The post slug for a recent en.blog post.
- Create a descriptive tagline for your blog that explains what your site is about. For example, a strong tagline for our sailboat site might be “On sailboats, sailing, and sailors. Ahoy!”
- Use narrow and specific keywords that will help interested readers find your site. If you yourself were looking for information on this subject, what search terms might you try? Be sure to use those terms once or twice in your post, assuming they are relevant. But don’t use them fifty times.
- Be sure to publish new posts or update your content regularly, even if you have a website. On WordPress.com, most sites are set up in a standard, blog-style format with a reverse chronological list of posts on the front page. However, many of you use WordPress.com for websites consisting mostly of static pages. This type of site is not updated as frequently as a typical blog, so if you do have a website, it’s beneficial to have a blog component that you update more often. Link to that “posts page” from your site’s front page, whether by using a menu tab, or by using the Recent Posts widget in the sidebar of your front page. Because most new visitors land on your front page first, providing an obvious link to your most recent posts will help Google see that your site is current and active.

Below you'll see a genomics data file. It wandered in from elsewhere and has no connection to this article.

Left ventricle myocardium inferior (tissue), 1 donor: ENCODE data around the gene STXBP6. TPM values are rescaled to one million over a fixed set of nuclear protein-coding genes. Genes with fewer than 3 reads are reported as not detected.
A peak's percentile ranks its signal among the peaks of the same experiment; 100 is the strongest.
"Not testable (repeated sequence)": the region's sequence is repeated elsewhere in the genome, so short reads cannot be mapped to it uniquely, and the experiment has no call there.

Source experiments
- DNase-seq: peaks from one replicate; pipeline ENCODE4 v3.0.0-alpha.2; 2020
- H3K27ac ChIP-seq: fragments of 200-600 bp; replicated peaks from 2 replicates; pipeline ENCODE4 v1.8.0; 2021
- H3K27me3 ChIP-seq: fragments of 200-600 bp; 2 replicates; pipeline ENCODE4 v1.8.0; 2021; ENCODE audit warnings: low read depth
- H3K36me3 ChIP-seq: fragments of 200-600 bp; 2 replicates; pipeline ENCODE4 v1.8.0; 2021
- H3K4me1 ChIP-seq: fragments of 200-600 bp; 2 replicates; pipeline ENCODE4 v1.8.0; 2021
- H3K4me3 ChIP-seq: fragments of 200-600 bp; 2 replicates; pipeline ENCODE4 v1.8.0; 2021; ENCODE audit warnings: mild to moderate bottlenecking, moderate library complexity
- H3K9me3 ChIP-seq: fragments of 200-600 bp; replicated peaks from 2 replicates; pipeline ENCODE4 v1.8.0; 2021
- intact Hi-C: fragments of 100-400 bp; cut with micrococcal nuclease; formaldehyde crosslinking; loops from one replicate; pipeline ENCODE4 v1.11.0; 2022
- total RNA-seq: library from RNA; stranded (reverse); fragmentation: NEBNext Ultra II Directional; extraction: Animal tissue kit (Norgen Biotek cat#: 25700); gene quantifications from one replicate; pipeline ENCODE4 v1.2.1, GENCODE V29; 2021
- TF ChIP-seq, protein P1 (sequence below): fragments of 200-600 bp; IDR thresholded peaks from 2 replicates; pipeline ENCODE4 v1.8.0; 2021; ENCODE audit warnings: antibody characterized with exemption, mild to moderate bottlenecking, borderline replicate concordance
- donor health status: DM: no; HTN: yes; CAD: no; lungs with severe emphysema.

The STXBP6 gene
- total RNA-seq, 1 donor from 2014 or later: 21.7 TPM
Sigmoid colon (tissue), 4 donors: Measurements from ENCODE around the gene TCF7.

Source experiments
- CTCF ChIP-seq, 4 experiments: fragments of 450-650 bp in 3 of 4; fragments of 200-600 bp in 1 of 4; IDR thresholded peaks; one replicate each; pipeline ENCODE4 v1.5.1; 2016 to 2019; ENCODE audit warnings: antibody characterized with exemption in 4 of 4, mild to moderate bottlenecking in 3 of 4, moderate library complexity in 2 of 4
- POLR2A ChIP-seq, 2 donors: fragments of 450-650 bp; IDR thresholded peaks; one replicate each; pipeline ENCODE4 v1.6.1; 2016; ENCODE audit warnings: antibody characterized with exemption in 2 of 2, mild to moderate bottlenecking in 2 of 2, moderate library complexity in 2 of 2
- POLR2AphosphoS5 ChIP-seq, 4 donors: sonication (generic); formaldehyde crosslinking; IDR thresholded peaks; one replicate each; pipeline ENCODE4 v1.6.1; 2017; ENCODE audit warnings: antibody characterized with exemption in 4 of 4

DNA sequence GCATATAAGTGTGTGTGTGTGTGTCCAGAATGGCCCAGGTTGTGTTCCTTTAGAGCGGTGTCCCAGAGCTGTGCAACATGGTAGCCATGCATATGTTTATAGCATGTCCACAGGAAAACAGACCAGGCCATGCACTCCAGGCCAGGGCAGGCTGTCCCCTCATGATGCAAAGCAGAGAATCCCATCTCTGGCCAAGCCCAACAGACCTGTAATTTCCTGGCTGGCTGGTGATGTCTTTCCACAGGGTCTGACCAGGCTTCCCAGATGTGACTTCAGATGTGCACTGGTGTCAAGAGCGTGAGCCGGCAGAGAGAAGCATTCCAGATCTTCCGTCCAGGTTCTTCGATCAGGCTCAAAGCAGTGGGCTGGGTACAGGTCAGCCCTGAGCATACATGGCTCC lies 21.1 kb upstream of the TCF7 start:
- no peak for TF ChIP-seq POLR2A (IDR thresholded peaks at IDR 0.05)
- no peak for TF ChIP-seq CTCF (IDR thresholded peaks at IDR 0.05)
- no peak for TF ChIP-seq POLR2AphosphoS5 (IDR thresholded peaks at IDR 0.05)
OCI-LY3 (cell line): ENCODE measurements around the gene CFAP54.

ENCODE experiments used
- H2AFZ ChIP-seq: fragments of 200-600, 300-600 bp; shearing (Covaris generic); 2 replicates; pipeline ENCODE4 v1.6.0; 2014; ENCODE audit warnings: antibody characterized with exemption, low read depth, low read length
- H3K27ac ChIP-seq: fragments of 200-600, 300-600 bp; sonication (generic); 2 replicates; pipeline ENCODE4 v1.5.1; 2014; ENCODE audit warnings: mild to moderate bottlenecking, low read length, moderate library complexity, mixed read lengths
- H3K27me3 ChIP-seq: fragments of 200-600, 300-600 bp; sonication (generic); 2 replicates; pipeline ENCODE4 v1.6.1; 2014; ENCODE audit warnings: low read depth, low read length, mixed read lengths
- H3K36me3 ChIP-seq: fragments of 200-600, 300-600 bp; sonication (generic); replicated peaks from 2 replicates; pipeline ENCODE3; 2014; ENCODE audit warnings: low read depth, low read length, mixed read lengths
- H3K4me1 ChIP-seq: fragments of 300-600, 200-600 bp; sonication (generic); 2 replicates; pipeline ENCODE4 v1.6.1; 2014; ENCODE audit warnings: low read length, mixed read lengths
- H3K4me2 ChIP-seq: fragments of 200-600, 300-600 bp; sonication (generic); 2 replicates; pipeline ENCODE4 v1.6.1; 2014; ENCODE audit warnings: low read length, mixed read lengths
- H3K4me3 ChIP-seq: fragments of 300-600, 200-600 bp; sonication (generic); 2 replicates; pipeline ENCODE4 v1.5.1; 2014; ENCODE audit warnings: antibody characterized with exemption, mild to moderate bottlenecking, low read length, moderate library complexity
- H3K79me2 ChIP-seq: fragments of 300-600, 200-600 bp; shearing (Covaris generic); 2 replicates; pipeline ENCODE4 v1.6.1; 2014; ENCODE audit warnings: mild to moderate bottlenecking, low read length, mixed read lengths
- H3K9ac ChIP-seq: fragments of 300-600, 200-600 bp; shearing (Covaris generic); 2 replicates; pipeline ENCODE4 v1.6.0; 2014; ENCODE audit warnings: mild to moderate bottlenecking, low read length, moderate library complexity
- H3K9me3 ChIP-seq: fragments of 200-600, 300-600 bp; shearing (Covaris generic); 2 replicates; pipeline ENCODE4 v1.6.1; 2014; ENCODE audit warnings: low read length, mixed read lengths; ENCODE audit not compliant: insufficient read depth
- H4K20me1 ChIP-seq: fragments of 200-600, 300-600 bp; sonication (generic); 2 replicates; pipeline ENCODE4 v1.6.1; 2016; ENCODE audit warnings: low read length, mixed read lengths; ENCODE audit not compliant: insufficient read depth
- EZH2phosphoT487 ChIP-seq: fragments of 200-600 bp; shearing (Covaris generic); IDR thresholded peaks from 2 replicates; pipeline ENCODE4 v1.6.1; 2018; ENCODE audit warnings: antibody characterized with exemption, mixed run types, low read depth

An example of a website-style layout, with a blog component and recent posts widget.
- Focus on building your traffic in smart ways. Seek out other blogs on your topic (or sharing your point of view) and leave substantive comments. Use Publicize to promote your blog to your social media circles. If you’re more of a general interest blogger, involve yourself in the WordPress.com community by participating in the challenges over on The Daily Post.
Follow these tips, and it will be smooth sailing for you and your blog!
Image via Cheri Lucas
If you’re ready to get a bit more advanced, you can use webmaster tools (provided by Google and Bing) to collect more data about how visitors find your site. This can help you make decisions about which topics to focus on in future.
In the end, remember that while it’s admittedly a lot easier and less scary to tinker around with SEO than to make yourself sit down and write, there is no shortcut to building a popular site. The surest way to improve your site’s ranking is to regularly publish interesting, creative content that people want to read.